On the Mortgage Guaranty side, as you can see from our most recent public filings on the matter, our primary Mortgage Guaranty subsidiary, which is Republic Mortgage Insurance Company, which has been in run-off mode since August 31 of this year, is now operating under an order of supervision from the North Carolina Department of Insurance. That order was issued to the company on January 19 and has an initial period of one-year from that date. The order has the primary effect on the company of limiting the claims payments under any policy of insurance issued by Republic Mortgage Insurance Company to 50% in cash.

The remaining 50% of the claim payment gets deferred and then is credited to a temporary surplus account on the books of the company. In that order along with the change in the payment of the claims, the North Carolina Insurance Department will have some additional oversight of the run-off insomuch as the company may not enter into any material transactions, more engaged in other named or outlined activities without the prior approval of the North Carolina Insurance Department.

These recent issues aside, the focus for the Mortgage Guaranty business remains unchanged from our previous calls and that is our goal to continue to achieve an effective run-off of that book of business. Within that run-off, our objective remains to contain the economic impact of that run-off within the constraints of the existing capital that we have committed to that line of business, while assuring the fairest possible treatment to all of the policyholders throughout the run-off.

To switch over to the operating side of the business for a few minutes, the trends in the Mortgage Guaranty business continue to be challenging. Again that is in the fourth quarter and also in the year-to-date comparisons. The fourth quarter results were impacted most by what we have seen as the continuing negative trends in the earned premium line. Certainly, those are accelerating and then the difficulties in the incurred loss side of the house. Paid claims, while down somewhat in the quarter-to-quarter periods were higher in the 2011 year than they were when in comparison to 2010. The earned premium line, as I mentioned, was down 4% in the quarter-to-quarter comparisons and down about 11% when you look at the year-to-year analysis.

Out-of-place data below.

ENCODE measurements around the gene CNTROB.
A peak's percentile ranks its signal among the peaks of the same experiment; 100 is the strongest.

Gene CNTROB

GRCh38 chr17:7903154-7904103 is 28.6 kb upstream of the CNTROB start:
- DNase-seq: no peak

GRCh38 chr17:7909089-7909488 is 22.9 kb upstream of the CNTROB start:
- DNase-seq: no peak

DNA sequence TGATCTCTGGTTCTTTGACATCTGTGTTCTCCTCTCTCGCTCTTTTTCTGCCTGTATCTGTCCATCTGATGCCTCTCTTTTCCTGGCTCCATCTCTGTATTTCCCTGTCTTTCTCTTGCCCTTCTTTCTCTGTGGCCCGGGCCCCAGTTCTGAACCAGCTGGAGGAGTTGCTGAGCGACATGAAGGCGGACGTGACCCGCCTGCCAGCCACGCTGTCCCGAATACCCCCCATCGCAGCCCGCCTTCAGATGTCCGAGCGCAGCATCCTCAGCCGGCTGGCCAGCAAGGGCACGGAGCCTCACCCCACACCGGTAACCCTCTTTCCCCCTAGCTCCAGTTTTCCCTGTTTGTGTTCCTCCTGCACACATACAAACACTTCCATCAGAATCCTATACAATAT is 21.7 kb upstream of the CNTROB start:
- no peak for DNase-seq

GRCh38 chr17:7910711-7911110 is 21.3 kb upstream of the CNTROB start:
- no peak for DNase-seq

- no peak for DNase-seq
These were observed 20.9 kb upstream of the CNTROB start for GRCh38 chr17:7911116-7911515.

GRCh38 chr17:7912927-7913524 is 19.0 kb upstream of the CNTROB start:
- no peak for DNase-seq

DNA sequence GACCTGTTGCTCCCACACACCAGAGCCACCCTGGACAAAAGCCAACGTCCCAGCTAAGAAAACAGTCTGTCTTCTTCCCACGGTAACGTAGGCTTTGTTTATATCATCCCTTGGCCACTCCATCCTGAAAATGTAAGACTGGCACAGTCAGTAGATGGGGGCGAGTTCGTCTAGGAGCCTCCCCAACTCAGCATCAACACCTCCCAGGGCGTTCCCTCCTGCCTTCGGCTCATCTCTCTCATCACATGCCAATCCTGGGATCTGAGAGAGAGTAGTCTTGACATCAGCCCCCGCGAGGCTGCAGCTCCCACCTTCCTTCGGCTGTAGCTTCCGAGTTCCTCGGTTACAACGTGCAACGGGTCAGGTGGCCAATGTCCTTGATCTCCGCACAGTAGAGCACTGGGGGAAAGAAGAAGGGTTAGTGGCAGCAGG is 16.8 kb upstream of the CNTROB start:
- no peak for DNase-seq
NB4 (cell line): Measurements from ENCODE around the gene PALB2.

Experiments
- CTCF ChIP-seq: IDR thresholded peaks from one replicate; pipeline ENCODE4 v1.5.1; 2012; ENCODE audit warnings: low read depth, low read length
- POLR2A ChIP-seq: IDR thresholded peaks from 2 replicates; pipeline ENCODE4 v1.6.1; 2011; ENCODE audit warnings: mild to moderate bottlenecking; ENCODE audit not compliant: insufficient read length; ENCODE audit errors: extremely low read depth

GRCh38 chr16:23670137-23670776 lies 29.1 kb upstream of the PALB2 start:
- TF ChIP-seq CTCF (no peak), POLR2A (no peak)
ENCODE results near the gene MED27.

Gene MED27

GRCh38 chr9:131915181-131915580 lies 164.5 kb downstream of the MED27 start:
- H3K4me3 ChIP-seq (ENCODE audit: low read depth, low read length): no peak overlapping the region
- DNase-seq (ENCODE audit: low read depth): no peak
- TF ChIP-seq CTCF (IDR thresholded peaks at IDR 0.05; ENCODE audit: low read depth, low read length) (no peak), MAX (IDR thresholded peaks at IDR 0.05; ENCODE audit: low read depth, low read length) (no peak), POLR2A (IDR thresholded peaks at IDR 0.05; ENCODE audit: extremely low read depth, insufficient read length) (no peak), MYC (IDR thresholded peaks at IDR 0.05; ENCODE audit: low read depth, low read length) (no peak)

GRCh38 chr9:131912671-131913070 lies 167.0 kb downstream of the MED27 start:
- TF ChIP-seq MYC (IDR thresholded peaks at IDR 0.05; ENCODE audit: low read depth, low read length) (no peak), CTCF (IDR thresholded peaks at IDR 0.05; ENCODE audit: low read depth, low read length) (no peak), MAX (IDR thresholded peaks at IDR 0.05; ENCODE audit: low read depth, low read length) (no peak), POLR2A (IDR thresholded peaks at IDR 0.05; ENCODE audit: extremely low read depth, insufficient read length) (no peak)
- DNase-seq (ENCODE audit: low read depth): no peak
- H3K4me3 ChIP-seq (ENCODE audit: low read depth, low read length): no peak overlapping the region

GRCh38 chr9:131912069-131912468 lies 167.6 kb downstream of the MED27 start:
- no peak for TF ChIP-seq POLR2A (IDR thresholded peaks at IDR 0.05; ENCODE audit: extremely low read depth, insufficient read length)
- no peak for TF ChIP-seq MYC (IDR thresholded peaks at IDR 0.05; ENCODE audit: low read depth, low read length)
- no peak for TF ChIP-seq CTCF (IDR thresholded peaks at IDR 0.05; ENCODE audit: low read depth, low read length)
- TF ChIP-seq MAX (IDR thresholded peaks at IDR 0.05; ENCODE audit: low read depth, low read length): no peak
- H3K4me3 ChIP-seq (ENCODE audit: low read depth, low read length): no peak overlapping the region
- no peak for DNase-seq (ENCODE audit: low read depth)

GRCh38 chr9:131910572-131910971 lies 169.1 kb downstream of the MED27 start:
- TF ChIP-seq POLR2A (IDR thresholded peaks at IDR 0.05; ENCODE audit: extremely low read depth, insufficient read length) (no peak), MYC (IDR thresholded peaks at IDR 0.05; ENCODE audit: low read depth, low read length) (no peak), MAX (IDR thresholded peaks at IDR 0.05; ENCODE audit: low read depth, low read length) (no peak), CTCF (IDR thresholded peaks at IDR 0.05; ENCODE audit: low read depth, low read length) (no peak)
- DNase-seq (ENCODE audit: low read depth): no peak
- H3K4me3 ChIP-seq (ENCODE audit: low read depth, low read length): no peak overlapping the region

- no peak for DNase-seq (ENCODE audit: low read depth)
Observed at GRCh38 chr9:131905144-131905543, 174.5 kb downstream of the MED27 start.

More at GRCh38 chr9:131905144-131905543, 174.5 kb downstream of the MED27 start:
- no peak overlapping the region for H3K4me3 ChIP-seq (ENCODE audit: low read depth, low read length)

On the incurred loss side, what we are seeing is that the changes in the reserve provisions continue to be driven largely by the expectation for reduced levels of rescission activities as we move through the delinquent portfolio.

And then on the expense side of the business, if you look at the fourth quarter, the fourth quarter was impacted by about $5 million in one-time charges for severance and related expenses. In the 2011 year, the expense side was impacted by about $39 million, of which $10 million were one-time charges for severance and related things, and roughly $29 million was the write-off of the deferred acquisition costs on the book of the company.

As we continue to look at our expectations for the Mortgage Guaranty book as it runs off over its life, our standard premium deficiency model, which we talk about quarterly, continues to show that, that book of business should run-off positively over its remaining life. But as we have mentioned in the past, timing issues exist in the Mortgage Guaranty business and projections that we do on it. Insomuch as there is a significant possibility of a timing mismatch between the payment of claims, which are frontloaded and the collection of premium, which will occur over the life of the policies. That aside, we continue to believe as we have discussed that it is likely that in the next few quarters the results we have in that business will reflect an operating loss that’s in excess of the capital that’s embedded in the flagship company.

Under the order of supervision that was recently issued by the Department of Insurance in North Carolina, the results of that outcome look like they will be largely mitigated. As we have said in this morning’s release and in previous discussions, Old Republic certainly has long-term interests in this line of business, but as we have said in the past, any continuation of business in this segment would have to be coupled with significantly more clarity around the future of housing finance in the country, particularly with respect to the roles of Fannie and Freddie. And as we have talked about for the last several years, establishment of industry-wide risk management practices that we feel would allow for better management of the catastrophic risk that is so embedded in this type of financial guaranty. At this point in time, we would say that we see a little going on in the marketplace that would address those two concerns.